MOSCOW (Reuters) - - The contraction in Russia's services sector eased slightly in December, a survey showed on Tuesday, but companies' business expectations fell to their weakest on record, pointing to a prolonged economic downturn.
The HSBC Purchasing Managers Index (PMI) for the services sector, which makes up about 60 percent of Russia's economy, rose to 45.8 last month from a 5-1/2-year low of 44.5 in November, still far below the 50 mark denoting growth.
"Business activity kept contracting fast at Russian service providers, driving the overall economic downturn. Business expectations in services fell to the lowest on record, not seen even during the 2008-09 crisis," said Alexander Morozov, chief economist for Russia and CIS at HSBC.
The decline reflected lower demand due to a storm of bad news for Russia including Western sanctions over the Ukraine crisis, a tumbling rouble and a near halving in the price of oil - Russia's main export. The rouble has lost more than 40 percent of its value against the dollar in 2014.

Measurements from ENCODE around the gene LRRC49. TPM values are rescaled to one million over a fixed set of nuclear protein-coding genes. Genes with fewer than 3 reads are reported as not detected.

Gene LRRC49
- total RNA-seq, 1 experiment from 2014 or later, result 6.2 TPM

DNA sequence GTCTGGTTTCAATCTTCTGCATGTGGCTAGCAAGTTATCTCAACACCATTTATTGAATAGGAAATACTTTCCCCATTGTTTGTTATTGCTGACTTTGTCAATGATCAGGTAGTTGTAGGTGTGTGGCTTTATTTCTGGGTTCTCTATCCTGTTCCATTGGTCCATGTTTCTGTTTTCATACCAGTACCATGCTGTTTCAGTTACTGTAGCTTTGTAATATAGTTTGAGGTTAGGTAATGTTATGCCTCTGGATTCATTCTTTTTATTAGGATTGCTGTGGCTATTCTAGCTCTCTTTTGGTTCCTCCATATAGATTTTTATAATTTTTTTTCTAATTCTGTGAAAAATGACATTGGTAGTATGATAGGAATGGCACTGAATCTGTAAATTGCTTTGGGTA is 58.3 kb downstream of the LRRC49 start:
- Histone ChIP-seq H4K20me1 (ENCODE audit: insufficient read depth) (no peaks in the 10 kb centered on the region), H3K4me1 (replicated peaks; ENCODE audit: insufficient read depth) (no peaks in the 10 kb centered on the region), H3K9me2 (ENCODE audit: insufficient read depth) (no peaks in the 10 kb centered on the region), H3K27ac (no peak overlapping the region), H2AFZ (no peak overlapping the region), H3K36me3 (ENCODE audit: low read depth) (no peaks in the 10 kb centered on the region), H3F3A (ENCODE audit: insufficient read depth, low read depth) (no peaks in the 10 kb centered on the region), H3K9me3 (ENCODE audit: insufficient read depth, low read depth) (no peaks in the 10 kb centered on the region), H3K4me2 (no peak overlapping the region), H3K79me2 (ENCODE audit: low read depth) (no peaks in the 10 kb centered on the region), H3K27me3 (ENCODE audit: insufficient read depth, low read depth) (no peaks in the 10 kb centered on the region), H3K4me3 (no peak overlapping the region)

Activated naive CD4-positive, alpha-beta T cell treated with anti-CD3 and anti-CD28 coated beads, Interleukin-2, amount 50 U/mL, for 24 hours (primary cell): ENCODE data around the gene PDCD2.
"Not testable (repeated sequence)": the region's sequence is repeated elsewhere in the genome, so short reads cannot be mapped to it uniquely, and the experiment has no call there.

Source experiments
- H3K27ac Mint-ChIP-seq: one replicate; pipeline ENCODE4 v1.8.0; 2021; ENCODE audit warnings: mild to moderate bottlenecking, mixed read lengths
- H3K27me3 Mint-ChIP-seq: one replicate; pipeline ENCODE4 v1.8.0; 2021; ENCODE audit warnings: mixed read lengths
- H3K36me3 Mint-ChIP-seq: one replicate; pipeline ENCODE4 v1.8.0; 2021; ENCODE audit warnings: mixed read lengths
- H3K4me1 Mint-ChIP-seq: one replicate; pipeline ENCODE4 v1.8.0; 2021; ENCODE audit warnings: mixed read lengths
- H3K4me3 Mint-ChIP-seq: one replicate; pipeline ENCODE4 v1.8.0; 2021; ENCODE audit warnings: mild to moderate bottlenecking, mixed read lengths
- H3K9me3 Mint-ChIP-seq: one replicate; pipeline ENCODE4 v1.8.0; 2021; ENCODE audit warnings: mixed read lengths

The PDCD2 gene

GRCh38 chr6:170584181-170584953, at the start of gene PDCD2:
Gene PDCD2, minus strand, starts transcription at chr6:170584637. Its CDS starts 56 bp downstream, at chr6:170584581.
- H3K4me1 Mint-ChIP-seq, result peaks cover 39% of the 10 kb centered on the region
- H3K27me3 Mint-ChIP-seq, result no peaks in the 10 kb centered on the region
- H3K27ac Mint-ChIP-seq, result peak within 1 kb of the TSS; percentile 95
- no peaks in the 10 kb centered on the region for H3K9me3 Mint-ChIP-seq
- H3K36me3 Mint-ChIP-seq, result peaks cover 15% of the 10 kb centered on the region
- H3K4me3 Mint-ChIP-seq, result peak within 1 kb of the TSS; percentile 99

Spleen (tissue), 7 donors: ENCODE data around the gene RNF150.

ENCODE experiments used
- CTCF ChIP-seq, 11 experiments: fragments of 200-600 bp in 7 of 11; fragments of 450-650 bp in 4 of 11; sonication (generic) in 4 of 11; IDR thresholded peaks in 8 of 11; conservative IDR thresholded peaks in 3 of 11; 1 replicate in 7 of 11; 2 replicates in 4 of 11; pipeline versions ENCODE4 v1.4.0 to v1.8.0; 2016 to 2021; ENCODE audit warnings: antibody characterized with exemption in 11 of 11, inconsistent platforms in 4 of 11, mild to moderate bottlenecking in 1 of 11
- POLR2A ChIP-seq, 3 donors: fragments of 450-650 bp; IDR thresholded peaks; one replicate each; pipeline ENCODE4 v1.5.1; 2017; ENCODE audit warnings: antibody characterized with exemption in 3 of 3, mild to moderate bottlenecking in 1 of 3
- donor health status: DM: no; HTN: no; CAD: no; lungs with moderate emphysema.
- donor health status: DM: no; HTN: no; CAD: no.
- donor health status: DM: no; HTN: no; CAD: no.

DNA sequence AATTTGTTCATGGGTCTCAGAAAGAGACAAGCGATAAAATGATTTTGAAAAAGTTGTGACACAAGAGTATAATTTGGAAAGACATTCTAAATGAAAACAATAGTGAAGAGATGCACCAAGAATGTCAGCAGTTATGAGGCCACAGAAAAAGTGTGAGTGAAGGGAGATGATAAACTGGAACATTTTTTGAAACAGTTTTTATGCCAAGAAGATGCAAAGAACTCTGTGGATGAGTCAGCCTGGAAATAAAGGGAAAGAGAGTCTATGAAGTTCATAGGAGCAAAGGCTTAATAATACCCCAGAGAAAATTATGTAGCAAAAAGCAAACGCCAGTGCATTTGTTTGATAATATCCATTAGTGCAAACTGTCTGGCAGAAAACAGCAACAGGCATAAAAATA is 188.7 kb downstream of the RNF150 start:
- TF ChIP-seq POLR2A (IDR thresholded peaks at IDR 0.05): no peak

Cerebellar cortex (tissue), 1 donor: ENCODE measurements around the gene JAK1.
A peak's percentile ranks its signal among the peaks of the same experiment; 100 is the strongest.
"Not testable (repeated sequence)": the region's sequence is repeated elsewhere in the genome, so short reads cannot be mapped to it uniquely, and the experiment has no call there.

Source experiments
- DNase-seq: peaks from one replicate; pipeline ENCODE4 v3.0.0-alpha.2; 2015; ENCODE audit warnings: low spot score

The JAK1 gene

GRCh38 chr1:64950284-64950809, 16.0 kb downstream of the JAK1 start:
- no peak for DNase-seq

A similar survey on Monday showed activity in Russia's manufacturing sector fell for the first time in six months.
For the second month running, a greater proportion of firms expected activity to decline over the coming 12 months than those that forecast growth, the survey showed. The volume of incoming new business in the service sector also fell for the fourth successive month.
Morozov said there was a growing chance of a prolonged recession.
"The recession promises to be less severe (than in 2008-2009) but longer," he added.
(Reporting by Lidia Kelly; Editing by Hugh Lawson)